Search Results

No Access

J. Marshall Beier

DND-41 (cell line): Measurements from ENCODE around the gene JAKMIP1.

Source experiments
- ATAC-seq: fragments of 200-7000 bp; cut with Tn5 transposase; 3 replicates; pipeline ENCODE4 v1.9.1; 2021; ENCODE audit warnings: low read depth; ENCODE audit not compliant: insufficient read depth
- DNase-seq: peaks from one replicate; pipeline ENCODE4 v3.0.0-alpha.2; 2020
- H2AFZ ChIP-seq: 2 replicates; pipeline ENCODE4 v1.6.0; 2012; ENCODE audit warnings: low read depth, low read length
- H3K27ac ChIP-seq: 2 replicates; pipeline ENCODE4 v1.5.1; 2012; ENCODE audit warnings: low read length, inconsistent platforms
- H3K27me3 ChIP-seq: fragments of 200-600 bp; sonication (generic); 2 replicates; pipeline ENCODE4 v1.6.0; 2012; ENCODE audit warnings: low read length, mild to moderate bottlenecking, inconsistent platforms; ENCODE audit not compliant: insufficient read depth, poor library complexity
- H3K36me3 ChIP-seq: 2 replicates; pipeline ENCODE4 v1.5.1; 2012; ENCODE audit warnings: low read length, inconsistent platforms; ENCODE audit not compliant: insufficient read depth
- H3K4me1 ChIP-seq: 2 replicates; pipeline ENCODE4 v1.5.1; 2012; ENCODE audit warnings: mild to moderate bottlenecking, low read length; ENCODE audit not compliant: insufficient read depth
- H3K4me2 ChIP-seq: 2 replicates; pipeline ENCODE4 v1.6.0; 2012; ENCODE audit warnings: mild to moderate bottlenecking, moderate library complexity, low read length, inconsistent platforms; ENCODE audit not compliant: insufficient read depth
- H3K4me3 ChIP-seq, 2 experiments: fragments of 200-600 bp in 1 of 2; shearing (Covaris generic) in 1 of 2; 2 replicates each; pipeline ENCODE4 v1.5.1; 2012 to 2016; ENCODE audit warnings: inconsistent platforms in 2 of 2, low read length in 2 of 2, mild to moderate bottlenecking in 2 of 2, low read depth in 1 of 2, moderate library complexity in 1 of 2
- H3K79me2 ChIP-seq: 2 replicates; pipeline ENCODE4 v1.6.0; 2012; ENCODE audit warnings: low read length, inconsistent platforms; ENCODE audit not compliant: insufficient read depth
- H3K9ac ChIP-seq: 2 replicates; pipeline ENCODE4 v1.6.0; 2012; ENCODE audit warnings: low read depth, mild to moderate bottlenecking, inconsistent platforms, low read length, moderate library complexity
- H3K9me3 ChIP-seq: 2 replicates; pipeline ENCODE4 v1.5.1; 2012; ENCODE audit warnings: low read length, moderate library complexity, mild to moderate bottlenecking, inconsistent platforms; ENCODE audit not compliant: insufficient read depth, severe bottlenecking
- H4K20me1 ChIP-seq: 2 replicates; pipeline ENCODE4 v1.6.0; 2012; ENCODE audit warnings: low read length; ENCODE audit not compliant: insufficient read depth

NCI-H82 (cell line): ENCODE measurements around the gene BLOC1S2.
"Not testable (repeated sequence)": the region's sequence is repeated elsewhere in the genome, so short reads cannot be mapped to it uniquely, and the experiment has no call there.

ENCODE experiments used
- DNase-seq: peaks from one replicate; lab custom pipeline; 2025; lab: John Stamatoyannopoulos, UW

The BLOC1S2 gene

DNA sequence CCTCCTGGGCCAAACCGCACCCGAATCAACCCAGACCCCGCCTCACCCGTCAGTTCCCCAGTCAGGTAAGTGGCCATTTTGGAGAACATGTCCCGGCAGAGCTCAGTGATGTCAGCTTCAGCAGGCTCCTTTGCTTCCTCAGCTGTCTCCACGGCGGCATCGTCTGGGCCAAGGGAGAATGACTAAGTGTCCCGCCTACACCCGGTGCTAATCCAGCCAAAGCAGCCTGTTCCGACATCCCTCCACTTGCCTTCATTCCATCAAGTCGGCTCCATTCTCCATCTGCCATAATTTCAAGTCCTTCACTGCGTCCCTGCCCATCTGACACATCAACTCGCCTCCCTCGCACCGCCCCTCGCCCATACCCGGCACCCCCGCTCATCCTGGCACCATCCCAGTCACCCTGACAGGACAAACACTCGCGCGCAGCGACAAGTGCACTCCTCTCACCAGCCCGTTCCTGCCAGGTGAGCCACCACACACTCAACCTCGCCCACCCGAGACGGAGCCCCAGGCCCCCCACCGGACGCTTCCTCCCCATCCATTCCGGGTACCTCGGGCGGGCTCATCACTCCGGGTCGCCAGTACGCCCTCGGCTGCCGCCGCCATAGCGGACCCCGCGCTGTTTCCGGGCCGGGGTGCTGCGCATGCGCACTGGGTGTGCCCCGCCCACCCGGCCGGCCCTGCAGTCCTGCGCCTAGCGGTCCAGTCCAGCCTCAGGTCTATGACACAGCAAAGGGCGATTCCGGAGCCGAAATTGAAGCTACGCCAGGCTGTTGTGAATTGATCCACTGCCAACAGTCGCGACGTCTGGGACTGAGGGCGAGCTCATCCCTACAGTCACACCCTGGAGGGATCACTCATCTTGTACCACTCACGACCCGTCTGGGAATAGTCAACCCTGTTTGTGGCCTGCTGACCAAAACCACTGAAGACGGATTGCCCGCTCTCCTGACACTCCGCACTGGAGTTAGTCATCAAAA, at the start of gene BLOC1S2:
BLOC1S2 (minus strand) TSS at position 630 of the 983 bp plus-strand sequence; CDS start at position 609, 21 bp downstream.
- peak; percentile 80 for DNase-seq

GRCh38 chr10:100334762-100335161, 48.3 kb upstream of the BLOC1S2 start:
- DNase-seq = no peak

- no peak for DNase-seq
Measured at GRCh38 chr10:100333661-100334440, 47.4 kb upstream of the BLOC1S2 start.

Whether in the rhetorical strategies of the campaign to ban landlines, appeals for famine relief, or the present historical apex of mass refugee migration, deployed images of abject childhood are central to the visual economies of humanitarian crisis. As the quintessential innocents deemed in need of protection, children are constructed outside of meaningful subjecthood and objectified as the evocative ‘scenery’ of the politics of protection. As such, children’s place in these visual economies together with their relative voicelessness are particularly revealing of how the concept of protection is beset by a paradox it cannot resolve: simultaneously imperative in consequence of diminished political subjecthood and itself demeaning of that same subjecthood. Tracing the problematique of children’s agency and subjecthood through the un Convention on the Rights of the Child and applicable aspects of legal regimes in Canada both beholden to the Convention and charged with care and protection of children, this article offers insights relevant to but perhaps less immediately apparent in the context of the R2P regarding the tricky and fraught intersections of childhood, subjecthood, and protection.